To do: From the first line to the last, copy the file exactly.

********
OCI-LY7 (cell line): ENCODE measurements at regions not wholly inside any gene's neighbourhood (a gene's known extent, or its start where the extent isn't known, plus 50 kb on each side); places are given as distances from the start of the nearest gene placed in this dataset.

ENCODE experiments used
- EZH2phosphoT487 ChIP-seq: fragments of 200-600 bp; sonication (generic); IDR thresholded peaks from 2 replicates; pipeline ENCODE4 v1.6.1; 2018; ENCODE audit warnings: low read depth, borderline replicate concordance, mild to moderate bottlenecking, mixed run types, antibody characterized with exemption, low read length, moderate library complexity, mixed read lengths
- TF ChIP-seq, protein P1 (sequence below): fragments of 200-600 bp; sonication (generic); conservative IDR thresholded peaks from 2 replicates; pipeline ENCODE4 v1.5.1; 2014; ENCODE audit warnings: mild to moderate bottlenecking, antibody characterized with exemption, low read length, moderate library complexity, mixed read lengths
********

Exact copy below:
OCI-LY7 (cell line): ENCODE measurements at regions not wholly inside any gene's neighbourhood (a gene's known extent, or its start where the extent isn't known, plus 50 kb on each side); places are given as distances from the start of the nearest gene placed in this dataset.

ENCODE experiments used
- EZH2phosphoT487 ChIP-seq: fragments of 200-600 bp; sonication (generic); IDR thresholded peaks from 2 replicates; pipeline ENCODE4 v1.6.1; 2018; ENCODE audit warnings: low read depth, borderline replicate concordance, mild to moderate bottlenecking, mixed run types, antibody characterized with exemption, low read length, moderate library complexity, mixed read lengths
- TF ChIP-seq, protein P1 (sequence below): fragments of 200-600 bp; sonication (generic); conservative IDR thresholded peaks from 2 replicates; pipeline ENCODE4 v1.5.1; 2014; ENCODE audit warnings: mild to moderate bottlenecking, antibody characterized with exemption, low read length, moderate library complexity, mixed read lengths